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The Theory of Communicative Action, Volume 2: Lifeworld and System: A Critique of Functionalist Reason Paperback – March 1, 1985

ISBN-13: 978-0807014011 ISBN-10: 080701401X

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The Theory of Communicative Action, Volume 2: Lifeworld and System: A Critique of Functionalist Reason + The Theory of Communicative Action, Volume 1: Reason and the Rationalization of Society + Dialectic of Enlightenment (Cultural Memory in the Present)
Price for all three: $89.05

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Product Details

  • Paperback: 457 pages
  • Publisher: Beacon Press (March 1, 1985)
  • Language: English
  • ISBN-10: 080701401X
  • ISBN-13: 978-0807014011
  • Product Dimensions: 9.1 x 5.9 x 1.2 inches
  • Shipping Weight: 1.4 pounds (View shipping rates and policies)
  • Average Customer Review: 4.2 out of 5 stars  See all reviews (4 customer reviews)
  • Amazon Best Sellers Rank: #414,639 in Books (See Top 100 in Books)

Editorial Reviews

Review

One of the broadest, most comprehensive, elaborate and intensely theoretical works in social theory. Social theory and philosophy may never be the same again. --Philosophy and Social Criticism

About the Author

Jürgen Habermas (born June 18, 1929) is a German sociologist and philosopher in the tradition of critical theory and pragmatism.

Customer Reviews

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14 of 22 people found the following review helpful By A Customer on February 13, 2001
Format: Paperback Verified Purchase
This is the second volume of the two that constitute "The Theory of Communicative Action" (the first volume subtitle is "Reason and the Rationalization of Society"). The first volume was published in English in 1984, while the second volume appeared in 1987. The two volumes are not independent books and should be read as a single book. See review of the two volumes in "The Theory of Communicative Action: Reason and the Rationalization of Society" (v. 1).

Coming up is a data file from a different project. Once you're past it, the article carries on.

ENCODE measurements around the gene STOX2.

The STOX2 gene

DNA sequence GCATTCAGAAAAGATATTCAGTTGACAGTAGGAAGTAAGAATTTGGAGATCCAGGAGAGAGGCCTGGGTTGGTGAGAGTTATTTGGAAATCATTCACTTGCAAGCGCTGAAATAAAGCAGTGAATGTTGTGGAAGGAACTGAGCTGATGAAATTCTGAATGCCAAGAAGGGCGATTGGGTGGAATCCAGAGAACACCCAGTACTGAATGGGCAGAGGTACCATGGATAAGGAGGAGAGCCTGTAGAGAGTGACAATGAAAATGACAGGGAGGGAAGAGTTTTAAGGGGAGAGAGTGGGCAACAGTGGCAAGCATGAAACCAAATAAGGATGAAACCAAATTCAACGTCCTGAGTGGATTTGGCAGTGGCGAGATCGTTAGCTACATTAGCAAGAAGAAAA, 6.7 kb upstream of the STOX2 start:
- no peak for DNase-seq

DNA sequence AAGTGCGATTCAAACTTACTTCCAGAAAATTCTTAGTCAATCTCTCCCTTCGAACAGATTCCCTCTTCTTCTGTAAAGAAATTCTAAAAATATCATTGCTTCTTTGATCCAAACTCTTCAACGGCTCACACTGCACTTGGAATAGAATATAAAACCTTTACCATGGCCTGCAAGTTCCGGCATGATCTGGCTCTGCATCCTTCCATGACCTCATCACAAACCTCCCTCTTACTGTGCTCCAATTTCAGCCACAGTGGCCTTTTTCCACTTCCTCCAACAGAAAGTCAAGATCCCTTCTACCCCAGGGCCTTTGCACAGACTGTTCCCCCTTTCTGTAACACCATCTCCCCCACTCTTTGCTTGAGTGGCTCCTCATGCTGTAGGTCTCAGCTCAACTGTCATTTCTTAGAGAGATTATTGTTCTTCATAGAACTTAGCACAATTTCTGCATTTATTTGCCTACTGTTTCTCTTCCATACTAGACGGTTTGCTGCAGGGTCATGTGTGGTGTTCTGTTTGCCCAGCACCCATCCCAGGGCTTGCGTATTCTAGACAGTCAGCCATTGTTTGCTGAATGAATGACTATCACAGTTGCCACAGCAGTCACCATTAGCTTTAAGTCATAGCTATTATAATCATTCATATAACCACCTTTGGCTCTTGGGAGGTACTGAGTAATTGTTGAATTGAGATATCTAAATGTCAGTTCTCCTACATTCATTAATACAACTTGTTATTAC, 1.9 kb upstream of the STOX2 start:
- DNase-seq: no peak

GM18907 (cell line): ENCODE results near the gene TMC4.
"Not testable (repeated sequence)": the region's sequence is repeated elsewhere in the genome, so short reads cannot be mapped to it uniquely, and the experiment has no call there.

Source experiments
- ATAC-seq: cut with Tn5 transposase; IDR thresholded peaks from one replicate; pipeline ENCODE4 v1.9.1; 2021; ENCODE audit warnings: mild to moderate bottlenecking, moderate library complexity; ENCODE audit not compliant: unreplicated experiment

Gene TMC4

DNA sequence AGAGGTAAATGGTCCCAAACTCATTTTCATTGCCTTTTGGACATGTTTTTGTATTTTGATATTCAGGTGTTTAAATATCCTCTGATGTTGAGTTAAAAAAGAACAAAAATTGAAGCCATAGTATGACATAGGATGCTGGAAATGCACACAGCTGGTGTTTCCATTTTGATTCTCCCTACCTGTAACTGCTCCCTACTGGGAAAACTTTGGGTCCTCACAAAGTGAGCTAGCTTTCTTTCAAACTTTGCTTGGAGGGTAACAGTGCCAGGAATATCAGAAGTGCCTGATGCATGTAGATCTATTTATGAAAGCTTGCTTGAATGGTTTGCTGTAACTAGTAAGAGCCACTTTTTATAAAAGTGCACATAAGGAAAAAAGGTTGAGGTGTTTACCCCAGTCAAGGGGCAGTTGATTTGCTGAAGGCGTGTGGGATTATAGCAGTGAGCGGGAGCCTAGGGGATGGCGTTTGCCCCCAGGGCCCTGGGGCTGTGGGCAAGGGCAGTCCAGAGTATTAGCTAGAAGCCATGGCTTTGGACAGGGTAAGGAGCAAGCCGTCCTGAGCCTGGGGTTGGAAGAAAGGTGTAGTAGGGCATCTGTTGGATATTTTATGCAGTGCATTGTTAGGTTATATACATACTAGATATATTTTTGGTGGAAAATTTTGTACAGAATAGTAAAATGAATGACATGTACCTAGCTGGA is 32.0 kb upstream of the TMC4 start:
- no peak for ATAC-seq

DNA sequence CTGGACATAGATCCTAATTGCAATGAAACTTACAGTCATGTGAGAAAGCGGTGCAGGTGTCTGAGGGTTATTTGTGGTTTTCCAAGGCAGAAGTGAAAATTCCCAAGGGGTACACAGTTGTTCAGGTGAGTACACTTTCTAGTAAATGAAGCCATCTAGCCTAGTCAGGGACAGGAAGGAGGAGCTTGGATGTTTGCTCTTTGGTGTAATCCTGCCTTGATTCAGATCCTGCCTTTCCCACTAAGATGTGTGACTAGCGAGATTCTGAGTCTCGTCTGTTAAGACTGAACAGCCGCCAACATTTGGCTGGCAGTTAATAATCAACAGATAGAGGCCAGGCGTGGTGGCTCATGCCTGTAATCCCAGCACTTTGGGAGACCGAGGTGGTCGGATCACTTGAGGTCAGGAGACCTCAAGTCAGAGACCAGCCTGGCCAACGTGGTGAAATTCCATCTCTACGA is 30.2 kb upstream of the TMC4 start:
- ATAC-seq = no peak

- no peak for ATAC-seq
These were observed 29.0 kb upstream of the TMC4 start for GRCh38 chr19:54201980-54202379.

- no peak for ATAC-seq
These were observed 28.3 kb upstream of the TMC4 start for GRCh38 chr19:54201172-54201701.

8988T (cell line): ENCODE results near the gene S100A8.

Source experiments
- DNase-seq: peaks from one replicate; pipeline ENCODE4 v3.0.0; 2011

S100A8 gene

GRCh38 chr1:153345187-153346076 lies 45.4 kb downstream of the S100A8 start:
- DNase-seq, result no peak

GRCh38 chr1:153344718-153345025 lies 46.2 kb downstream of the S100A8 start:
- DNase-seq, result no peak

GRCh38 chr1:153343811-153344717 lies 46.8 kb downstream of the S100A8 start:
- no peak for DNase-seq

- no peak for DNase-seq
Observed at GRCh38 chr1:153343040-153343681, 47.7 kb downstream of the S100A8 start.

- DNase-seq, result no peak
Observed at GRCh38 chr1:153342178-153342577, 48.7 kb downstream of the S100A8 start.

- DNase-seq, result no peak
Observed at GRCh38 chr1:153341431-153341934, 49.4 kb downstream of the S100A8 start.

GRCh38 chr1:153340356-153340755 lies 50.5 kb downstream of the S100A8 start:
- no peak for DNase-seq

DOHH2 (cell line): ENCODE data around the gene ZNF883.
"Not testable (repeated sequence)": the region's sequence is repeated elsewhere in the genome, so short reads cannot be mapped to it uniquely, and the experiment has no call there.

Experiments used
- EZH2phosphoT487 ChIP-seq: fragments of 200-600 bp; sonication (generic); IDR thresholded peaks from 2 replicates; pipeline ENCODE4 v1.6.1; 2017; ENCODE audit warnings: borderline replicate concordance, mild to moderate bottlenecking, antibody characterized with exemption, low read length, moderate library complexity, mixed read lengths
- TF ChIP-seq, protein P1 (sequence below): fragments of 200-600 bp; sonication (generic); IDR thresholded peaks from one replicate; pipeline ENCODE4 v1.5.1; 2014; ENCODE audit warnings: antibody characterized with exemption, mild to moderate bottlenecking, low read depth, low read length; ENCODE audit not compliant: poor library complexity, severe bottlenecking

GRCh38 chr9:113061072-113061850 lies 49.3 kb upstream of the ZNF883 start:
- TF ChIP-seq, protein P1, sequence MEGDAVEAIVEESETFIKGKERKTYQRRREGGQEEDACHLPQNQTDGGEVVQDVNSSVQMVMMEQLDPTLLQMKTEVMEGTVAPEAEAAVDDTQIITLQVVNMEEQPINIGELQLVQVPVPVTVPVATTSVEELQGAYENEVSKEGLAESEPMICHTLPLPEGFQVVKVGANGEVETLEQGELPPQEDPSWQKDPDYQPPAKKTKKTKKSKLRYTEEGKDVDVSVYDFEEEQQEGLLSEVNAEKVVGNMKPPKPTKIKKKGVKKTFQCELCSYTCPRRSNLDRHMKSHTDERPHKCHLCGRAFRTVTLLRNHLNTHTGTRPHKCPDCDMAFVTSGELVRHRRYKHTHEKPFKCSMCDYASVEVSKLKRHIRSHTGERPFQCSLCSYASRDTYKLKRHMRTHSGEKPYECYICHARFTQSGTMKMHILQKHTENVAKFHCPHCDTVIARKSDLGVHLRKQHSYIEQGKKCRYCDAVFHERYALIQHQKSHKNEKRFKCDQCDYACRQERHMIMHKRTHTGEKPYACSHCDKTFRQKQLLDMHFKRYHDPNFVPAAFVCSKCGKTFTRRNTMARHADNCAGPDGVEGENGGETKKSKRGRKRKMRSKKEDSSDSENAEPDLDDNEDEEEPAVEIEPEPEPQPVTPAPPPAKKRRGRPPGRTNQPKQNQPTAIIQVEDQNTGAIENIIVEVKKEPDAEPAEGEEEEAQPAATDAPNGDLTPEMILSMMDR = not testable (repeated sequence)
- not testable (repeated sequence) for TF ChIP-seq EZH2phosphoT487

See review for the two volumes: The Theory of Communicative Action, Volume 1: Reason and the Rationalization of Society (The Theory of Communicative Action, Vol1)
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0 of 1 people found the following review helpful By Lara on January 21, 2013
Format: Paperback Verified Purchase
The book is clearly written for an academic audience. It is very dense (sometimes extremely dense), but it is unbelievably rich at the same time. Well worth investing the effort to read it. Incredibly thorough and well-documented. A classic from the great Juergen Habermas!
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14 of 24 people found the following review helpful By Justin Evans on August 6, 2009
Format: Paperback
This is a difficult book to rate, since it's obviously very important/influential. And the horrific style could bias anyone against it. But I finally settled on two stars. Why?

* Habermas' theory is meant to be an advance beyond previous critical theories. He argues that their focus on consciousness philosophy (broadly speaking, an individualist approach to social theory, which assumes that individuals are the primary bearers of meaning) leads them into all sorts of problems. But his interpretations of those previous critical theories are, not to put too fine a point on it, appalling. He misreads Hegel; he misreads Marx to such a great extent that one might almost believe he'd never even read *Capital*; and his take on earlier critical theorists is more or less limited to Horkheimer's 'Eclipse of Reason.' Habermas' main criticism of Adorno is that Adorno seeks a solution to the problems of modern societies in a kind of irrationalist mysticism. It is no surprise that almost all of his evidence for this is taken from books *about*, rather than *by* Adorno. (Good rebuttals of Habermas' readings of Hegel and Marx can be found in Pippin's 'Idealism as Modernism,' and Postone's 'Time, Labor and Social Domination' respectively.)
* For Habermas, the main problem with previous critical theories is that they don't seem to be grounded. Habermas sees a strict dichotomy here. Either you ground your theory by taking on a universalist perspective, or you lapse into relativism. Because critical theory has tended to avoid universalism, it must be relativistic. This is tied to his failure to understand Hegel's work. Hegel shows that the dichotomy between universalism and relativism is flawed; that something can be grounding without being universal.
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0 of 6 people found the following review helpful By Saladin on February 24, 2011
Format: Paperback
I would like to thank to great scientist for his great contribution to social sciences and yet to all humanity. It can be your life-saver if you strive to make real research in this post-modern condition.
If you cannot see the importance and meaning of the books and important difference between two volumes, it is better to question your own "dasein" in academic field. Good luck..
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